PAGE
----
Last week, I met with someone who’s helping a local preschool in my town grapple with the question, “Why aren’t we getting new clients?”. The owners of this preschool are longtime area residents, their backgrounds are in education, and in fact their preschool looks terrific when you go for a visit. So why are the owners having difficulty getting new clients?
The answer is simple: their lack of Internet presence is keeping people who are searching for a preschool from finding them, and turning-off anyone else who might be “checking them out” from visiting the school in person.
How do we know this?
We know this by conducting an Internet Presence Assessment. An Internet Presence Assessment evaluates an organization’s appearance and placement on the search engines, compares the organization with its competitors, and gathers quantitative search results directly from Google to help illustrate why the organization isn’t getting new customers and clients at the rate it should.
An assessment of the preschool’s Internet presence revealed:
- There are tens of thousands of searches being conducted each month for preschools and words related to “preschool,” “nursery school,” etc.;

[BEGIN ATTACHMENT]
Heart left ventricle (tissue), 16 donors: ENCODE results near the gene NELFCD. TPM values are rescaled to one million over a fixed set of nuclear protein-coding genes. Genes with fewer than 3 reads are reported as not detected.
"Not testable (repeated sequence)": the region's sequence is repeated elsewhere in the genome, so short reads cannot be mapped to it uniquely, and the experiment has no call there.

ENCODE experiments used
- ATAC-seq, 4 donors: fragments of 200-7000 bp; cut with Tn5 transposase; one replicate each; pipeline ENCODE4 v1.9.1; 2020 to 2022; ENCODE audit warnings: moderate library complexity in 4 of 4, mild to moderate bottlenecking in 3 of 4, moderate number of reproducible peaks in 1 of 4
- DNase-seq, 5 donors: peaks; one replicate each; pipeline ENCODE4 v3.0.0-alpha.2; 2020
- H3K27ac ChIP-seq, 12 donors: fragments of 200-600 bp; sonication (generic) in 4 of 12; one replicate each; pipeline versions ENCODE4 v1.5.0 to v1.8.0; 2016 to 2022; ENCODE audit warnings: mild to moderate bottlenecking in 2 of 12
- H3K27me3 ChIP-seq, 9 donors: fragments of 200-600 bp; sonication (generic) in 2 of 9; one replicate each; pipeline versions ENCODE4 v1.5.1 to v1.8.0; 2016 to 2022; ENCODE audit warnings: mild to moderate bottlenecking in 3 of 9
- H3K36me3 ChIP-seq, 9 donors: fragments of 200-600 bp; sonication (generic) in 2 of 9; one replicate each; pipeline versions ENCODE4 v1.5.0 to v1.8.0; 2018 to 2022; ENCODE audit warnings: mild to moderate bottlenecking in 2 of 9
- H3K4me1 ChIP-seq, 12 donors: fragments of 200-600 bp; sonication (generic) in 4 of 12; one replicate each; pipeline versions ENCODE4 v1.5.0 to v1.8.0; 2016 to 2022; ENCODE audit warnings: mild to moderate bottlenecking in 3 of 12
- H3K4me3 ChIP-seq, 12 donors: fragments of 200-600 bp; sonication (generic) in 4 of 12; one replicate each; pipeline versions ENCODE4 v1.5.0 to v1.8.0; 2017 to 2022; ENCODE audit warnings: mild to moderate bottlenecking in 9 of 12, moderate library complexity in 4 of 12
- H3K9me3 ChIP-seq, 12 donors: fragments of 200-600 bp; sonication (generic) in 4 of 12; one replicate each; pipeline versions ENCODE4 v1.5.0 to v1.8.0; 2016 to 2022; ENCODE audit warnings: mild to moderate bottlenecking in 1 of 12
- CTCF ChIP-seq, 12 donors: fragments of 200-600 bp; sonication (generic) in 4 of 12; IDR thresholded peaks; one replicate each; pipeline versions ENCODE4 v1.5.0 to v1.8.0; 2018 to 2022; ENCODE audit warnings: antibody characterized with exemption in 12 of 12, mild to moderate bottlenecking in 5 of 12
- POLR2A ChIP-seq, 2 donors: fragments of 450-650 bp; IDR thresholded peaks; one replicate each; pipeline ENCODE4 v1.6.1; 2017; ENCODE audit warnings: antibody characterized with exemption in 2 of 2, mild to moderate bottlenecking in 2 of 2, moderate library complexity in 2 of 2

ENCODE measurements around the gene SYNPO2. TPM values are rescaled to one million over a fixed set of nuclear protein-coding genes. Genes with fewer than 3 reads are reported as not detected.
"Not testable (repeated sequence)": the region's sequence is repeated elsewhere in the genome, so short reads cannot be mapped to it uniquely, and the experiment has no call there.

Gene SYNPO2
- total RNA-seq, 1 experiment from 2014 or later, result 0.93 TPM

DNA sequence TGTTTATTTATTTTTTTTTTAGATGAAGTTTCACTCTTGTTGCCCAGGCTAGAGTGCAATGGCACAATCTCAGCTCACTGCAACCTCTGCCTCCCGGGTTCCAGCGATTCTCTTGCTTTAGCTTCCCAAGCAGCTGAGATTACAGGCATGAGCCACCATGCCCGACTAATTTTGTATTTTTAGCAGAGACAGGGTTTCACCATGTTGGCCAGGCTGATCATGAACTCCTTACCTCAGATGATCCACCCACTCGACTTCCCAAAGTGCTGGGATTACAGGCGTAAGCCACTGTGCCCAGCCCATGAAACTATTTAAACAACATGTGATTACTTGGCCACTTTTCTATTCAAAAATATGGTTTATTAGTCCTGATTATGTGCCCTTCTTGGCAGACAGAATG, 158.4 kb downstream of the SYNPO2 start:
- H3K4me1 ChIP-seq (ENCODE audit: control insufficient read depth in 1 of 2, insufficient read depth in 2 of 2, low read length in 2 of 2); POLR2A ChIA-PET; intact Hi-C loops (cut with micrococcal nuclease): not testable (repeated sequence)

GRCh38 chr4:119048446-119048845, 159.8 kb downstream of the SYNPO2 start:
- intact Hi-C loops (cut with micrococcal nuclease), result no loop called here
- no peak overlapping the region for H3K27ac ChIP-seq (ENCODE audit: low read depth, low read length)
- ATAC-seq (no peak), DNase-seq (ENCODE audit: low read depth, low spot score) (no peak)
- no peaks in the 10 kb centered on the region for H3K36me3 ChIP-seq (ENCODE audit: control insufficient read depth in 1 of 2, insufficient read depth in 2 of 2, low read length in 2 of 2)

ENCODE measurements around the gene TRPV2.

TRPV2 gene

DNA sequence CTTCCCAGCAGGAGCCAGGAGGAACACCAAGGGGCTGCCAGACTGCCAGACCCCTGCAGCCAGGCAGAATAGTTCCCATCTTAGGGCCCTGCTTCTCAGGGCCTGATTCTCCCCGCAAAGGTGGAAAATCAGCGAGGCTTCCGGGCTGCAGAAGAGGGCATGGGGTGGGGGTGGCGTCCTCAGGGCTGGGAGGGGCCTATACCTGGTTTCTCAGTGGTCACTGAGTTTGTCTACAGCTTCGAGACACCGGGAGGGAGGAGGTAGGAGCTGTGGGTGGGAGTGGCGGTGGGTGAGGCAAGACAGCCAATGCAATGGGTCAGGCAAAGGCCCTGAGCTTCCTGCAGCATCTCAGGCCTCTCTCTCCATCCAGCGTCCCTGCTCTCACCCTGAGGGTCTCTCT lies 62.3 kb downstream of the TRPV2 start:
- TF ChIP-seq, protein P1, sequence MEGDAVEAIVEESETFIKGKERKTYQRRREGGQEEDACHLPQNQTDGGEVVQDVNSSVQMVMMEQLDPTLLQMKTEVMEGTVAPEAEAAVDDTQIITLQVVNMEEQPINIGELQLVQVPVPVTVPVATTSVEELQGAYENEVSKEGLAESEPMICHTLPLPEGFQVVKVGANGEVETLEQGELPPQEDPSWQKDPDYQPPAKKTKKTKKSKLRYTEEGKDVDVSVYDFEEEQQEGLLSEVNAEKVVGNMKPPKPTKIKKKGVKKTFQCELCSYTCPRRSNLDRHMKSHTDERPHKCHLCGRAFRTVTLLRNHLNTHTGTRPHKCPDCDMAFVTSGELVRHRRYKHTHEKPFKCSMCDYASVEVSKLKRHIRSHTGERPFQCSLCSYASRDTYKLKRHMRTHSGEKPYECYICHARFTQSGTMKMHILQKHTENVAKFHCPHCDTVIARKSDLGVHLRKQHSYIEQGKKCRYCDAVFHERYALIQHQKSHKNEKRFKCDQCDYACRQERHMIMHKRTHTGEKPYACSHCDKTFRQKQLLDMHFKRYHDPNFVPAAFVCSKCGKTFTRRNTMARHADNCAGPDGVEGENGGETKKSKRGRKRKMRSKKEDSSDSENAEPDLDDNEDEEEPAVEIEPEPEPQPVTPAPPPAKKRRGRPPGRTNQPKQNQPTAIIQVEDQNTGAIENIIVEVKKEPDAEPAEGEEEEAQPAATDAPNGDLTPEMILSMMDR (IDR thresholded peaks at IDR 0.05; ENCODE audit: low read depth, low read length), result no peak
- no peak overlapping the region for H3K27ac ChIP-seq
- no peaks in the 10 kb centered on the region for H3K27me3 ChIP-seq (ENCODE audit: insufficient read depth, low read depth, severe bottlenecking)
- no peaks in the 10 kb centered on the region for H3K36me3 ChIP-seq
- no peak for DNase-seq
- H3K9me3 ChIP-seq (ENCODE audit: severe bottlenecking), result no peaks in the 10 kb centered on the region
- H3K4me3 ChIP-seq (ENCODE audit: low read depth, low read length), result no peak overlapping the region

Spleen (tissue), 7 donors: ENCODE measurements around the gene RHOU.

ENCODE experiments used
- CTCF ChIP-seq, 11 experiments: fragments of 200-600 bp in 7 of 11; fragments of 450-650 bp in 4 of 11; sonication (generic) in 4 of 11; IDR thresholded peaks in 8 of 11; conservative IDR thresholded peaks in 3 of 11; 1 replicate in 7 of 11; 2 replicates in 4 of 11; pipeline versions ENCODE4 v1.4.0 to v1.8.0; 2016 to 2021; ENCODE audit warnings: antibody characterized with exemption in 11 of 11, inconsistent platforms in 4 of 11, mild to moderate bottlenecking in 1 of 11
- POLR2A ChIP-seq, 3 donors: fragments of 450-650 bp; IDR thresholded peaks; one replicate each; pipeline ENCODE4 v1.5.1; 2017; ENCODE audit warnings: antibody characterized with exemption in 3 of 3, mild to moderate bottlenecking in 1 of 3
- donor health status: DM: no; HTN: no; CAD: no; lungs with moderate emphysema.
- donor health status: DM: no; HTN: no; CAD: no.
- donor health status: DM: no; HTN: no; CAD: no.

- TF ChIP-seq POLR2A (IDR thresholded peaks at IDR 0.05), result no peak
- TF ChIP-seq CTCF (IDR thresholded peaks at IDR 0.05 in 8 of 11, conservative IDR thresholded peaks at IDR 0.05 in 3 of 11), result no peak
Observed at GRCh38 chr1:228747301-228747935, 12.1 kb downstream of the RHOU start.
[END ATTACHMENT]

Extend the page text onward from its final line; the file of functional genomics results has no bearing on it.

- This preschool was not appearing in any of the search engine results (but local, competitive preschools in the area were);
- The preschool’s outdated website was failing to project a positive image and was unimpressive when compared to other preschools in the area.
In the article “The Reasons Why Your Small Business Needs an Online Presence” appearing in the online edition of the Houston Chronicle, author Jane Williams notes:
Giving your small business an online presence means more than simply putting up a little website with your company’s address and phone number. It means setting up a virtual version of your business, with a welcoming, informative website, a Facebook page and Twitter account. In this electronic era, more people search online for the products and services they need as opposed to searching through a phone book. Ignoring this important potential marketing platform is akin to saying, “I don’t need any new business.”